I was going through the gun safe getting ready for a hunt in Texas (that’s where I am writing this from), and came across a gun case that had lost it’s label. I opened it up, and there was my Rohm TwinMaster Hunter. I have another one back there somewhere, and had gotten them in an odd way. At a SHOT Show several years ago the manufacturer had asked me to test the rifles out. I agreed, and about two months later they showed up at the airport, and I was called to pick them up. When I got there, I was given a bill for $400.00 (or around there, don’t remember exactly) for shipping and import duties. The guns ended up mine, because when I went to send them back and recover my out of pocket expenses, nobody returned my emails. Eventually I found out they had sold off the airgun business, and I could find no one to return the guns to or collect my outlay. That was OK, because I quite liked the the guns as it turns out, and $400.00 for the rifle and carbine was a great price, though I didn’t figure I’d get much support with it if needed.
The stock is a Thumbhole sporter, with the trigger guard integrated into the stock. It has a solid feel, but is not bulky. The air cylynder is removed for filling using a propriatary attachment. A bolt action cycles the rifle, auto indexing a five shot shuttle magazine. This is not meant to be a gun review, more of a look back at an interesting hunting rifle….. But putting out about 16 fpe and very good accuracy I’ve had a lot of fun small game hunting with it, mostly for squirrel and rabbits,
The compact carbine was a natural pointer, and hunting for squirrel in the spring as the foliage got thicker was a natural environment for it. During these hunts I often used the single shot tray, as I was trying out some longer alloy and heavyweight lead pellets that didn’t cycle well with the magazine. However, with standard JSB and H&N pellets it was reliable. As mentioned, the magazine is a linear shuttle design, and though it works well enough, it is a bit awkward to load.
As an aside: these pictures also bring back some memories of places I haven’t hunted in a long time. This squirrel hunt took place in the Missinewa Forest of Indiana. There were a few hundred acres of woods with deer, turkey, and lots of squirrel. In eight or nine years of hunting there, I never ran into another squirrel hunter. I felt like this was my own private hunting preserve. I have found that regardless of where I am going to be spending time, by researching I can always find places to hunt on public land. With big game this often means a lot of pressure and low game populations, but squirrel are often left alone in these same areas.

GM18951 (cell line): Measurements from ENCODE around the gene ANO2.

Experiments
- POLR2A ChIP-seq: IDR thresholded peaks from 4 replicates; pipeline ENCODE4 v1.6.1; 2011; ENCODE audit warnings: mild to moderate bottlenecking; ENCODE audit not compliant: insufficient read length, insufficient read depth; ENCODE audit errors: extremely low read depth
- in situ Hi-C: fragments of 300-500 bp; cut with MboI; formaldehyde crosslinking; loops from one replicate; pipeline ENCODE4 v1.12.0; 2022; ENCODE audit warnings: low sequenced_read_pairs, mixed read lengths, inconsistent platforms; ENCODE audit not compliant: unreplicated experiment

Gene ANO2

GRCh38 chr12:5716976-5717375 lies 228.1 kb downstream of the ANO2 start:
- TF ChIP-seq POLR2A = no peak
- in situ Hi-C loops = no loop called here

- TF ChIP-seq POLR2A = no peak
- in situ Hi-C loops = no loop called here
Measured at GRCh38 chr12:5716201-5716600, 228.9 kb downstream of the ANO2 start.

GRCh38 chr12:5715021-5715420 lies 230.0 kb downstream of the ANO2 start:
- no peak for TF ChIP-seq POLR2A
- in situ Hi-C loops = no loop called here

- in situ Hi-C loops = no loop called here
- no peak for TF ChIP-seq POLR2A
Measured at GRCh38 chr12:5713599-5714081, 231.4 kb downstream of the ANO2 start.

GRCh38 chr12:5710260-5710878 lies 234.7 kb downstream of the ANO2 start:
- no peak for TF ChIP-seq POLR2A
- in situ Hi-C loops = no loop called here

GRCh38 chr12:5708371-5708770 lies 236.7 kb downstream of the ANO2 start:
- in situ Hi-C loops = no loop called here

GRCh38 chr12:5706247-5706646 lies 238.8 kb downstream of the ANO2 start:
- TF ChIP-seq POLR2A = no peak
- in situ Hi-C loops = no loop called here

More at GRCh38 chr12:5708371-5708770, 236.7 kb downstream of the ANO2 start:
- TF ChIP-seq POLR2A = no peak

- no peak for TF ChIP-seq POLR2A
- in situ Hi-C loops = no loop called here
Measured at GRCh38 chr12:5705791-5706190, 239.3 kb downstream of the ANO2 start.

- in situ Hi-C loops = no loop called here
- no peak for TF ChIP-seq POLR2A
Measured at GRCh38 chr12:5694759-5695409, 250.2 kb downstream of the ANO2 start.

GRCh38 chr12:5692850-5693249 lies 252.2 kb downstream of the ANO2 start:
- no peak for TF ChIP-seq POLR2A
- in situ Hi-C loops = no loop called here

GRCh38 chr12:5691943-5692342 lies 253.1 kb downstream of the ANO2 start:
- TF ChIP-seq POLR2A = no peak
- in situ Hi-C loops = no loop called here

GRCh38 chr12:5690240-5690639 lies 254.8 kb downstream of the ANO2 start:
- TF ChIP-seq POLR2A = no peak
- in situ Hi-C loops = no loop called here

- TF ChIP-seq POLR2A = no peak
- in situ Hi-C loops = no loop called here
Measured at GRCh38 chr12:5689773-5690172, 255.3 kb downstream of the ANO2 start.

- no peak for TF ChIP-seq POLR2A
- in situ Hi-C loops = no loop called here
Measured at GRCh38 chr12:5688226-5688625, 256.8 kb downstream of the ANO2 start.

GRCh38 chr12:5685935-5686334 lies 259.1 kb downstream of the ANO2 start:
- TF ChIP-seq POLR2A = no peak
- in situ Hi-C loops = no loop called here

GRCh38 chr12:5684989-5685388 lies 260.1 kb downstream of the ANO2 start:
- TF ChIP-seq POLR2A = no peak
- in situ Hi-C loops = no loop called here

I also used this handy carbine for several rabbit hunts in Michigan. I had an office there for a few years, and always kept a rifle stashed in my Jeep for pick up hunts before and after work. I don’t remember the number of shots per fill, but I didn’t carry a tank with me in those days but rather a hand pump. I don’t recall having to resort to that very often, one charge could easily get me through a week of small game and varmint hunting.
I still see these rifles turn up now and again, through I don’t believe there were more than a handful imported. It’s an example of a product that probably could have achieved decent sales, but circumstances prevented it ever having a chance!
Update: I am writing this from my hotel in Houston, I’ve spent a few days at a lecture series that wraps up tomorrow, then on my way to a buddy’s ranch for some hog and predator hunting. It’s a six hour drive, but I have to stop in Abilene to pick up my rifles and gear that I shipped to a friend to hold for me. They have a population of feral sheep on the property as well, and if time permits I might give them a try.
A final note, keep an eye out, I’ll be posting the information on our prairie dog shoot and airgunning event in S. Dakota coming up this summer. The way it’s shaping up my expectation is for a great three day event!